Epic’s ongoing quest to conquer the universe continues. Today, Epic Games has announced a publishing partnership with three independent studios: gen Design, Playdead, and Remedy Entertainment. Epic is looking to take a sizeable chunk of the video game publishing pie, providing what it calls the “most developer-friendly terms in the industry.”
The three studios in question are all respected developers. The newly independent gen Design gave the world The Last Guardian, Playdead is famous for Limbo and Inside, while Remedy created the recent critical darling Control.
It seems that Epic drew these three studios into this partnership with a very enticing publishing deal. The studios will retain all the intellectual property rights for games they publish through Epic. The publisher will cover one hundred percent of development costs, from developer salaries to marketing, distribution, and QA testing. Finally, Epic will split profits from the games 50/50 with the developers.
In other words, these studios get full creative freedom and have blank checks to fund whatever they can dream up. Considering that Remedy has only kept 45% of net revenue from Control, even the profit split is a great deal.
Why gen Design, Playdead, and Remedy want in
It’s not hard to see why gen Design, Playdead, and Remedy would want Epic to publish their games. Not only does this deal give studios the freedom to explore, it removes one of the biggest hurdles to indie game development: low sales projections.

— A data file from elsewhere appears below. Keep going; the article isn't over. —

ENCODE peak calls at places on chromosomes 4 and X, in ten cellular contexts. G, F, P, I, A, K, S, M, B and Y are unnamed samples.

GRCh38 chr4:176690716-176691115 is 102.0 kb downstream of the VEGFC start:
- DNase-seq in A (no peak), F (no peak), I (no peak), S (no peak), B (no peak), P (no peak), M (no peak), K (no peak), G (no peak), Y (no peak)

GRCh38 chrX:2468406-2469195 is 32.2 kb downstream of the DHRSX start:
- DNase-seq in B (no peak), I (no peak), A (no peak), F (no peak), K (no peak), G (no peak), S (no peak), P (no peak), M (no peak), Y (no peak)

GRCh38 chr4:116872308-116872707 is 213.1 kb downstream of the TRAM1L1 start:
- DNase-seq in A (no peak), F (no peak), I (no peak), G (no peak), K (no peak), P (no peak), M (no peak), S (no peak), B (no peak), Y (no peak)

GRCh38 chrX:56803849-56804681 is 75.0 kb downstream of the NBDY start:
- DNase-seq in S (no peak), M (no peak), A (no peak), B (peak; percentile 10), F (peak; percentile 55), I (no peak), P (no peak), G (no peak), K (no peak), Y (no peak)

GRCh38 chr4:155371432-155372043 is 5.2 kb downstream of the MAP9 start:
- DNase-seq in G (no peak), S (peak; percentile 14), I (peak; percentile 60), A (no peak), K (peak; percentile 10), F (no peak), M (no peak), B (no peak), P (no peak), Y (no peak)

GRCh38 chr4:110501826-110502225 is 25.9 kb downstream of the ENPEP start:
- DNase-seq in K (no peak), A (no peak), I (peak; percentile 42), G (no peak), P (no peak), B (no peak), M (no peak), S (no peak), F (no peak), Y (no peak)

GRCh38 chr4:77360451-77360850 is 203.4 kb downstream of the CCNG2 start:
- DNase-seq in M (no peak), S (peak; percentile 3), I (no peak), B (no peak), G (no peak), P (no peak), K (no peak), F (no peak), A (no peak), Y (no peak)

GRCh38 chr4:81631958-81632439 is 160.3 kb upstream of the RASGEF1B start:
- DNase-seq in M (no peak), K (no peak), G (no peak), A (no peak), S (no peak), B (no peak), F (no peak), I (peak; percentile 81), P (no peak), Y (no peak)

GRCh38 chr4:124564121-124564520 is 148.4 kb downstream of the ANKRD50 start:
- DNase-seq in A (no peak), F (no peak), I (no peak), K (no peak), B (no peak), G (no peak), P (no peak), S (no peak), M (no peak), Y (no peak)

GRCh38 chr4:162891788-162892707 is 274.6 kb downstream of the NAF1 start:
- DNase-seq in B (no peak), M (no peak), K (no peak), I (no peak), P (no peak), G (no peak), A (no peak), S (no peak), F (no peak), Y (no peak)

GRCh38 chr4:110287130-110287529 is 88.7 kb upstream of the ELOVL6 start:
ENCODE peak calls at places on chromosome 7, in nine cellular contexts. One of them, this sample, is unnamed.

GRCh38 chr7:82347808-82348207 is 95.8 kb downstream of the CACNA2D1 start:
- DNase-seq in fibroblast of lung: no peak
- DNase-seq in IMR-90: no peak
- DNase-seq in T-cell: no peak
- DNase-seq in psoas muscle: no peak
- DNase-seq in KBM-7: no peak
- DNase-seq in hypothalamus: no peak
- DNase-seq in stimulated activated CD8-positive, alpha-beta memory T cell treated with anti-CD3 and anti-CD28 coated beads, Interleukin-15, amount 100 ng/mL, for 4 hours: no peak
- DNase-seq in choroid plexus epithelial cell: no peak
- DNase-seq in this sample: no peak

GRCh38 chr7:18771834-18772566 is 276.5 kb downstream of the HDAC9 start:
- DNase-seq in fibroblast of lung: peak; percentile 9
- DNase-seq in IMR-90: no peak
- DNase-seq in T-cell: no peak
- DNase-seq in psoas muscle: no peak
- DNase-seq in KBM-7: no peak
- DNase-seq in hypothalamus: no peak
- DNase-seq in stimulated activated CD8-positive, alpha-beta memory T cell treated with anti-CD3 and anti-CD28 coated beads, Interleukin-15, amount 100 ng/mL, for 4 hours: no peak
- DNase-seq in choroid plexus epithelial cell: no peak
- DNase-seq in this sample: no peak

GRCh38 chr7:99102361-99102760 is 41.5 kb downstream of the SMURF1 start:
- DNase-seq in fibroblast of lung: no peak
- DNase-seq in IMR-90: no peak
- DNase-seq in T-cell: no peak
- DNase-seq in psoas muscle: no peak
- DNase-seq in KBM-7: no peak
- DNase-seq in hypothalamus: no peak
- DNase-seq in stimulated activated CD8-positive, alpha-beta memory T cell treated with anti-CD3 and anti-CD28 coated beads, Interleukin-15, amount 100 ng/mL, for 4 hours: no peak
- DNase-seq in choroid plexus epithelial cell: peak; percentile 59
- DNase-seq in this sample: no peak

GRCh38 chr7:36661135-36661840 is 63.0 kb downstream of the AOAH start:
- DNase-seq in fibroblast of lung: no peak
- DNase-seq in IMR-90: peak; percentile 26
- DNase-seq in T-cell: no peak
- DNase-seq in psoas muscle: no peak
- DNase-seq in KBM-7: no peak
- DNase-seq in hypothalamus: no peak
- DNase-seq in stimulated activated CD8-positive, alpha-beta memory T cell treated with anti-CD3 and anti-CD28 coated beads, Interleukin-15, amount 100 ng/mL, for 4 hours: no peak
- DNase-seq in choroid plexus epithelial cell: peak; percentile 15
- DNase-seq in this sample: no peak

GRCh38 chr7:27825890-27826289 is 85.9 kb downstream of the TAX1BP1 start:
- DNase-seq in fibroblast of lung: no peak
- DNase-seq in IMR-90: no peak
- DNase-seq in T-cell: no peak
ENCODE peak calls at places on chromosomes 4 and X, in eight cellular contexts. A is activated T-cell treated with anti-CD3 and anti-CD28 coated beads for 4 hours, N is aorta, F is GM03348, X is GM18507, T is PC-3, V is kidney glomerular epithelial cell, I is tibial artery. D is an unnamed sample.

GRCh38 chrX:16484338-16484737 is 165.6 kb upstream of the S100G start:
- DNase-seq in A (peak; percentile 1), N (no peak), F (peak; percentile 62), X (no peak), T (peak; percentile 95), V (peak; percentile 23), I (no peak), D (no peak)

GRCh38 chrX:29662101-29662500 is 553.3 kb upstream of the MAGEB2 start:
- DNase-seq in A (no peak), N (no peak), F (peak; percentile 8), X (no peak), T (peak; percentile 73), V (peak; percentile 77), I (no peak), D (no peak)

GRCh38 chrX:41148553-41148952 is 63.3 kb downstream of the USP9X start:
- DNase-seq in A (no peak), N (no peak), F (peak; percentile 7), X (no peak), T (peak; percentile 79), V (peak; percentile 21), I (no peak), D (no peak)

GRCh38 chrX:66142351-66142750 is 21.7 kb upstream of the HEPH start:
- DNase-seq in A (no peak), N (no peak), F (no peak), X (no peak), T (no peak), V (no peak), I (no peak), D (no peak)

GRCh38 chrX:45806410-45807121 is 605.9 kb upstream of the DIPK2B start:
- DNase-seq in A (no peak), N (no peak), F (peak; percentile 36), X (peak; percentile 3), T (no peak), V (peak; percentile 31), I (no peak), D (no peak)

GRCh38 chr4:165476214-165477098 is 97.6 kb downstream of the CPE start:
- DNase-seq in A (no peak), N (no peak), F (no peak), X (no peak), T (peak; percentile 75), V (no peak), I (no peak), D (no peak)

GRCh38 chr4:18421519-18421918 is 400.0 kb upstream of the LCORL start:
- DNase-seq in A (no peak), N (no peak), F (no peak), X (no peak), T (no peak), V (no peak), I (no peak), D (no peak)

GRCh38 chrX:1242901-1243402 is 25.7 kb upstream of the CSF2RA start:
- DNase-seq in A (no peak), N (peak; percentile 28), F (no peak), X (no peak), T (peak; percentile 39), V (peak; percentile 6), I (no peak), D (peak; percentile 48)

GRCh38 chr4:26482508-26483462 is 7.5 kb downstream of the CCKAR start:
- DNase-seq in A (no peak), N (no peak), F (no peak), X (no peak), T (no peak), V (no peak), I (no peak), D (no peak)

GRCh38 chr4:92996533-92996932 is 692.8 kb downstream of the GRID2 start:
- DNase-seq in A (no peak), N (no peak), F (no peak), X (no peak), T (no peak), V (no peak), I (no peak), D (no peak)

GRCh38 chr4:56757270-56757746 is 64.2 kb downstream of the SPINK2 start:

Each of these studios has built a reputation for developing award-winning games. Unfortunately, critical acclaim doesn’t always translate into sales. That can make it hard to justify a large development budget for more games. Control, for example, was made for a relatively meager $30 million – a wise move considering that it failed to top games sales charts upon release. With money provided upfront from Epic, Remedy can experiment more and make larger, more ambitious games.
This is also a good deal for Epic. Publishing games may not be an easy source of money, but the prestige it brings in could be quite valuable. Many gamers have grown frustrated with the Epic Game Store’s frustrating exclusivity deals. The goodwill Epic could generate from funding a potential new Ico or Alan Wake successor, then, could go a long way for the company.
Of course, there are risks involved. A lot of Epic’s funding no doubt comes from the popularity of Fortnite, and if the game were to taper off in the coming years, Epic might struggle to continue this support. So, for the sake of the studios and the amazing games they could develop, let’s all cross our fingers that this publishing deal works out long-term.